farewell2

Prospects – Meetings 101 or Why You Were Invited

Un-ideally, and usually, the meeting  takes place after you have submitted the quotation. In other words, your prospect has shuffled a bunch of quotes together and for reasons unknown, you have ended up on his little pile.

Why You Are There

The reasons could be a low price (Ugh!) or, you hope, the professional service you offer. Or anything else. But, you need to go into this meeting with a good mental picture of what you quoted for and the amount you quoted. Take any emails because for sure, he will have them. Look through the correspondence in relation to the quote. Have I missed something?

angrymanIn most cases it’s the price that got you there and not your fancy quote form so expect some horsetrading.

At the meeting, additional functionality/pages will be brought up either by your prospect (to squeeze the quote) or yourself  (to increase the quote).

The Curve Ball

He has had the chance to look at several quotes and thought to himself – “Hmm, didn’t think of that!”, “Ooh, I want LOTS of those!’ or “That would be nice”.

He will try and get you to commit your price to this additional functionality, which may be significant – (“Oh, we thought we’d have a database driving those extra 20 pages”).

Your Response

Resist, although things may may otherwise going swimmingly. There are probably a bunch of people round the table BTW so there may be a little pressure. He may ask you there and then – “Well, how much extra do you think this will cost?”.

interrogationResist – although there may be some pressure. Tell your prospect that you need to evaluate the new spec. and you’ll submit a new quote tomorrow.

Tell him that your quotations are prepared very thoroughly. Get your breath back when you get to the office – and don’t leave it too long before reissuing the quote. I have done this and even got mixed up with what client wants what.

When You Get Back

No matter how much you impress him with the approximate-ness of the figure, this figure gets itself set in concrete between the meeting and your quote submission. What you’re going to do is have a relook at the quote, add stuff from the meeting and have a REAL thorough inspection of the existing website in case that content is going to be reused.

The devil is in the detail. Too true.  I have found some horrific stuff in the basement over the years.  Some little, weeny text link leads to a whole new 30 page website.

quote_timeOnce you have done this, put the quote together making sure that the new stuff from the meeting is itemized in there together with the unpleasant discoveries from the resent website.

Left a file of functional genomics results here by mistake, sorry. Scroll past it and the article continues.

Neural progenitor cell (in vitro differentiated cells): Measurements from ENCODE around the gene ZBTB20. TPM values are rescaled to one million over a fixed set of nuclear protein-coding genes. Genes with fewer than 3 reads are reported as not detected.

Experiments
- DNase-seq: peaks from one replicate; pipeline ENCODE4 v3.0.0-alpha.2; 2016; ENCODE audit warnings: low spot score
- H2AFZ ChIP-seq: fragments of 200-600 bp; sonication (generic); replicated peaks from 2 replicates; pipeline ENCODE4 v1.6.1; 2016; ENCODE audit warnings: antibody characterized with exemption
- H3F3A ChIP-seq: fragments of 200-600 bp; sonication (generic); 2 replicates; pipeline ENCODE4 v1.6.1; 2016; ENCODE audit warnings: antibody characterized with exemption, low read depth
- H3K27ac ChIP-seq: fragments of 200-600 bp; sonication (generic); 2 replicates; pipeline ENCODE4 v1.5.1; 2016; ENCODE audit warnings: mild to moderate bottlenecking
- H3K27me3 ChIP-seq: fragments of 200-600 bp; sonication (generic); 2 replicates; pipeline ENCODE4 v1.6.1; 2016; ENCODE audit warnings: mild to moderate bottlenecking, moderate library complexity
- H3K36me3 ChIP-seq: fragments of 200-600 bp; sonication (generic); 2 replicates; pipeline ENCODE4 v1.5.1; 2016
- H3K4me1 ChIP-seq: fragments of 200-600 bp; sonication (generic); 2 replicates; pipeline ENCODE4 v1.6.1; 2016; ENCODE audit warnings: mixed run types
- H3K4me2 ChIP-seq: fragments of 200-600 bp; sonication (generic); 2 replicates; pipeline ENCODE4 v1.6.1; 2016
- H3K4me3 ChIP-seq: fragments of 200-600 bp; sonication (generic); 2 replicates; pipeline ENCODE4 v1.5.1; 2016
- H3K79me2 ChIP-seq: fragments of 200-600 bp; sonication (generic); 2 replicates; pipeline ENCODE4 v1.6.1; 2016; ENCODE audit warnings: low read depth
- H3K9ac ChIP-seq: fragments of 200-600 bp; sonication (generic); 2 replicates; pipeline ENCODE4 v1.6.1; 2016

If there was stuff discussed that was optional, include them and quote for them separately so your prospect has a choice.

Cover Yourself

In your quotation make sure you specify exactly what you are going to do for what fee and that extra pages/functionality will be quoted separately.

Don’t submit the new quote ‘tomorrow’ – leave it a day or two. Chances are, he will be seeing other webbies so get your quote in after theirs JUST after, before he chooses. Otherwise he may use your quote to get a lower quote at a subsequent meeting.

Next Post

What to take to the meeting.

Prospects – First Contact

Know thine prospect! It pays to find out as much as possible about a new prospect before a) you answer him and b) you see him.  This is not possible with . . . 

… the Phone Call

Wow! you’ve got an enquiry!

phoneTypically it’ll be “I’m looking for someone to design a website – do you do that sort of thing?”

Of course we do! But you need some info before you know whether you can really answer the question in the affirmative.

Firstly, listen. Listen to what the prospect is saying. Very little probably – he’s waiting for you. But, you still need some information from him –

  1. What is the prospect’s business (a lot are reluctant)?
  2. Does he already have a website?
  3. If so what does he think the shortcomings are (other than ‘old’)?
  4. How long has he had the site?
  5. If you can, get the developer’s name from him (also reluctant).
  6. What does he expect from the new website (er, updated)?
  7. Does he have any specific requirements or just a general ‘improvement’?

Beware! You get the ‘Our website designer never answers our emails’.

Really?

Lots of reasons for this – he’s rubbish or he’s fed up with his client’s continual amendments. The latter reason is usually because he’s underquoted and not been clear/firm with his client.

The answer is usually the second reason which will tell you that your prospect may be a micromanager and will have paid little for the site (inspecting it will tell you).

… the Email

If you’re lucky, the email may have an attached spec – but that will probably be incomplete however the email is likely to have been written by the guy wanting the site. And, at least you have something in writing.

I get a high number of emails with no contact at all other than the email address. If there is a phone number, ring them and see who it is you’re talking to. You’ll also get a good idea of want they want and they have had the opportunity to talk to you – and you can give them tips over the phone.

Time Wasters

bored-man-300x230Sometimes you’ll get the written equivalent of the phone call – ‘Can you give me price on a website please’.

Someone has been told to get three quotes – ‘Give me a price – any price’ – although they have someone in mind anyway.

Worse you travel 50kms and get – ‘Oh, Brandon has just stepped out’. How interested can he be? He may have delegated but the guy:

  • has no idea what Brandon wanted and
  • couldn’t give a shit.

starYou’ve just wasted two hours that you could have done something else in.

I now try and do some digging on the phone before a site visit is brought up. From the digging I can get some idea of the extent of the prospect’s interest so when it arises I can tell them I’ll see them or that I am too busy but they can come around (subject of another post). I usually get it wrong.

 Is there Already a Website?

badsiteI try and establish if he already has a website – sometimes the prospect will tell you that in the email signature. If he does, I go to it and take a look and appraise the website objectively.

It may be crap but the reason for the crappiness may not be the webbie’s fault. He may have been told to do things the way they are. However, it is possible to see shoddy implementation of standard functionality – which is a webbie problem.

The name of the web designer may be below the footer. It may be hidden so do a Ctrl-A and see if anything magically appears.

The more informed you are before you see a prospect, the better the questions you can put and the more readily you will have how you can help him at your fingertips.